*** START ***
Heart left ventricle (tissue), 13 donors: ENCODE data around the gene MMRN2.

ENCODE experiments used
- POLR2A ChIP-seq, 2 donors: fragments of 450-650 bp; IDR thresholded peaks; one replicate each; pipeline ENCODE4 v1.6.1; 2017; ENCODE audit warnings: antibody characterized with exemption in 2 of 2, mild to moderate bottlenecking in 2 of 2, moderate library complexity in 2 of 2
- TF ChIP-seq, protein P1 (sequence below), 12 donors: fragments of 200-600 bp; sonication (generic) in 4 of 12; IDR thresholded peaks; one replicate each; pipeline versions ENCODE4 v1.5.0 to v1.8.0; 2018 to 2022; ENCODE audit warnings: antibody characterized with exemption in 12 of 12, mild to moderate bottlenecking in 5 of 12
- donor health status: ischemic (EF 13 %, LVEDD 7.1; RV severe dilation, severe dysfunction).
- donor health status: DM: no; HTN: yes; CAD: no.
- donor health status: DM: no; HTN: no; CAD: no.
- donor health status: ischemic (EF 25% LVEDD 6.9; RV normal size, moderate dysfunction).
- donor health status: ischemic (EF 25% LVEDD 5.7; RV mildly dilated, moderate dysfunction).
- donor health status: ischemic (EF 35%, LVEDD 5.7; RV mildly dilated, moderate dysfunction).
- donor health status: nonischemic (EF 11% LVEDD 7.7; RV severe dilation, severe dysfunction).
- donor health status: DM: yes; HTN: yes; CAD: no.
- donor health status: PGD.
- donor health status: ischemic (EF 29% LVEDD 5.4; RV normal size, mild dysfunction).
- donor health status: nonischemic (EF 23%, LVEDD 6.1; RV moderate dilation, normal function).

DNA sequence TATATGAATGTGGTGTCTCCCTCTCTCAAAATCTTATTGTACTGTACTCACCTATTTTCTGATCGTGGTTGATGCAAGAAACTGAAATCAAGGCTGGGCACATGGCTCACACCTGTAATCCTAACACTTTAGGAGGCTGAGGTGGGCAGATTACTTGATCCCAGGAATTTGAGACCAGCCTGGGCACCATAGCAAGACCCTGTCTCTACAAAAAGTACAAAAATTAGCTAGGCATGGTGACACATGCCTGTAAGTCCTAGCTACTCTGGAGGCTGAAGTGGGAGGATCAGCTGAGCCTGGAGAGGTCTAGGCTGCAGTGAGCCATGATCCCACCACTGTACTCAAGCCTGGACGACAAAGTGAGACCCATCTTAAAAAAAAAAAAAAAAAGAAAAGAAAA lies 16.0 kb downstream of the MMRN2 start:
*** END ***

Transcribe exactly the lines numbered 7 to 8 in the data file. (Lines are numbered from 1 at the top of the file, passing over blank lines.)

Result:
- donor health status: DM: no; HTN: no; CAD: no.
- donor health status: ischemic (EF 25% LVEDD 6.9; RV normal size, moderate dysfunction).